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See detailCollecting Middle-Class Memories? The COVID-19 Pandemic, Technology and Crowdsourced Archives
Zumthurm, Tizian; Krebs, Stefan UL

in Technology and Culture (2022), 63(2), 483-493

Early in the COVID-19 pandemic, many groups initiated crowd-sourced archives that invite members of the public to upload personal material connected to the pandemic. By archiving and publishing how ... [more ▼]

Early in the COVID-19 pandemic, many groups initiated crowd-sourced archives that invite members of the public to upload personal material connected to the pandemic. By archiving and publishing how "ordinary" people experienced and perceived the pandemic, these platforms influence how the pandemic is remembered and how historians will write about it. This article presents the example of covidmemory.lu and compares contributions to this platform from Luxembourg with others from German speaking countries. Analyzing users' thoughts about empty streets and skies and their experiences with computers and phones for work and leisure at home, this article discusses the potential and the limitations of crowdsourced archives for future historians of technology. [less ▲]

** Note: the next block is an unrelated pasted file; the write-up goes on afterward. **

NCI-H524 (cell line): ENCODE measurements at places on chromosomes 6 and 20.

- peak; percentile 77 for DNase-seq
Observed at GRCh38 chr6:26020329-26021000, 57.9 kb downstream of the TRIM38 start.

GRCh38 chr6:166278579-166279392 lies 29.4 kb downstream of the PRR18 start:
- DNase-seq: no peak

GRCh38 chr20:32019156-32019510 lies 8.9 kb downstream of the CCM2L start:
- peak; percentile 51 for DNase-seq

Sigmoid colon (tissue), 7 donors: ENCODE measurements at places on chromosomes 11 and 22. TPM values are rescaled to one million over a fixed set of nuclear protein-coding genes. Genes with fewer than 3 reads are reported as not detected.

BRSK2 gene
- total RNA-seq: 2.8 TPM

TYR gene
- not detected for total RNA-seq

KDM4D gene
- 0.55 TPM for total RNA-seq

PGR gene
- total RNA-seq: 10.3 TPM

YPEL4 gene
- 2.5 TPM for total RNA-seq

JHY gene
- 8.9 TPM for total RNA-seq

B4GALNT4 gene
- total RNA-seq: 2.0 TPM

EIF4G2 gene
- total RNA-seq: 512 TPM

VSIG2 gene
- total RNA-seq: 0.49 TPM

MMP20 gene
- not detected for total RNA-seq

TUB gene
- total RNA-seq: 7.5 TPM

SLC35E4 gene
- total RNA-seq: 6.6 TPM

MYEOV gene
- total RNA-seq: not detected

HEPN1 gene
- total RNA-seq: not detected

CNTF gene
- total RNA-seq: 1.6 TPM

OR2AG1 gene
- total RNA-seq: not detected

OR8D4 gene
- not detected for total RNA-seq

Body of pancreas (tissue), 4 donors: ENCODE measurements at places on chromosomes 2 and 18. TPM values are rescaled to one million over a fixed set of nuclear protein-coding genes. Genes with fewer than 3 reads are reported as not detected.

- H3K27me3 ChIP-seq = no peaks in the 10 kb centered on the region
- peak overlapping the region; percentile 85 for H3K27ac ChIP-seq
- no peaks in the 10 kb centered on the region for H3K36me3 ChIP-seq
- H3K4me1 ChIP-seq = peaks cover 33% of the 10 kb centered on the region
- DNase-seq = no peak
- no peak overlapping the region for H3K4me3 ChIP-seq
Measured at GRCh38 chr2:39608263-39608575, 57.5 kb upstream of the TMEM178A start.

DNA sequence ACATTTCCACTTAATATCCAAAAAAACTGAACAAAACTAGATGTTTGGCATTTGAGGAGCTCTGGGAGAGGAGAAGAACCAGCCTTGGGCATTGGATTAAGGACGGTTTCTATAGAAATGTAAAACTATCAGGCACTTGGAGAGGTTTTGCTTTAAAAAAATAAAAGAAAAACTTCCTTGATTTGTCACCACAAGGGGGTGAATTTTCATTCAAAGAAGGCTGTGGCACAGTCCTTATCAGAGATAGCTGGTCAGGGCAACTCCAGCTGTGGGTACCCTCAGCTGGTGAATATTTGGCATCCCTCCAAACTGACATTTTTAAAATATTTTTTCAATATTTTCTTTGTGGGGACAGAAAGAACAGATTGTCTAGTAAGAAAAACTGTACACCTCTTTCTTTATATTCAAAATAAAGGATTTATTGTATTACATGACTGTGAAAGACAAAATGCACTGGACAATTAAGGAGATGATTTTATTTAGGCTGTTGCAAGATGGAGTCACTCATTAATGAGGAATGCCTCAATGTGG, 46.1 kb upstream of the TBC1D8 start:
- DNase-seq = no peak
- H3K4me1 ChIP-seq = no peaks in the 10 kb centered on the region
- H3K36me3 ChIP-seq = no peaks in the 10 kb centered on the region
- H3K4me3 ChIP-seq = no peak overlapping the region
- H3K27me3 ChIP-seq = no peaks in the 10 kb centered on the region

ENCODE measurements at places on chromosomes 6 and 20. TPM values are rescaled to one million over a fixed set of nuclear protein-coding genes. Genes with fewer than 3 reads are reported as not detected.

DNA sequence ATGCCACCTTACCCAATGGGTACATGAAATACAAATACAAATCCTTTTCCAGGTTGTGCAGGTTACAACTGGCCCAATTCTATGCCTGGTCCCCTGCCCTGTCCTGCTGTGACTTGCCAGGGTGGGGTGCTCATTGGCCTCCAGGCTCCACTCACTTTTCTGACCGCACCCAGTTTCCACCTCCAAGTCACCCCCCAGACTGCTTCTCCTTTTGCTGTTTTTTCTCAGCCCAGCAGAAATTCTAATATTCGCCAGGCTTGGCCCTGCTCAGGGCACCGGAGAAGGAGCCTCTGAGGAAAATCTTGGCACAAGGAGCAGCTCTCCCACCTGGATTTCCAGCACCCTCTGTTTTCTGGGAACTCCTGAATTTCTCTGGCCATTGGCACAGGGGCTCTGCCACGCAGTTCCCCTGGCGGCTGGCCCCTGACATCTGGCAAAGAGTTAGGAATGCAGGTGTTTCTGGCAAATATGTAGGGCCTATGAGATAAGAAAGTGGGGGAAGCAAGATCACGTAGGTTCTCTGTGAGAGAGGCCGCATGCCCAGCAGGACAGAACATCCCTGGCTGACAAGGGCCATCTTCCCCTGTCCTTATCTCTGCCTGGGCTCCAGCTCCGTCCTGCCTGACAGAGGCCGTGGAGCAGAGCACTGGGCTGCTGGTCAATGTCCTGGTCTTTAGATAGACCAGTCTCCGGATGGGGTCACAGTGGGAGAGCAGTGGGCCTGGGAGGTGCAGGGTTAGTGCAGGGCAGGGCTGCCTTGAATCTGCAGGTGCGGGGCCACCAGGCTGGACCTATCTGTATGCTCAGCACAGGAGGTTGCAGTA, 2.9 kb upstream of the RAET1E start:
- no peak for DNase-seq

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See detail“Dial Gauge versus Senses 1 - 0” : German Auto Mechanics and the Introduction of New Diagnostic Equipment, 1950–1980
Krebs, Stefan UL

in Technology and Culture (2014), 55(2), 354-389

Automobile sounds contain information on the technical state of the car; these sounds can be used to monitor the car while driving, and, in case of a flaw, to diagnose its source. For German car mechanics ... [more ▼]

Automobile sounds contain information on the technical state of the car; these sounds can be used to monitor the car while driving, and, in case of a flaw, to diagnose its source. For German car mechanics, listening to car sounds was, since the institutionalization of the trade in the 1930s, a legitimate entrance to diagnostic knowledge. The introduction of new diagnostic equipment in the 1950s contested the epistemic status of diagnostic listening. Manufacturers and trade authors claimed that these new testing instruments alone gave objective measurements, whereas old-fashioned bodily practices like diagnostic listening were too subjective and thus insufficient for automobile diagnostics. However, contesting the status of sensory diagnosis implicated the contestation of the car mechanics’ socio- technical position. This is why German mechanics did not embrace diagnostic technology until the 1980s and continued to deploy their sensory skills when diagnosing malfunctions. [less ▲]

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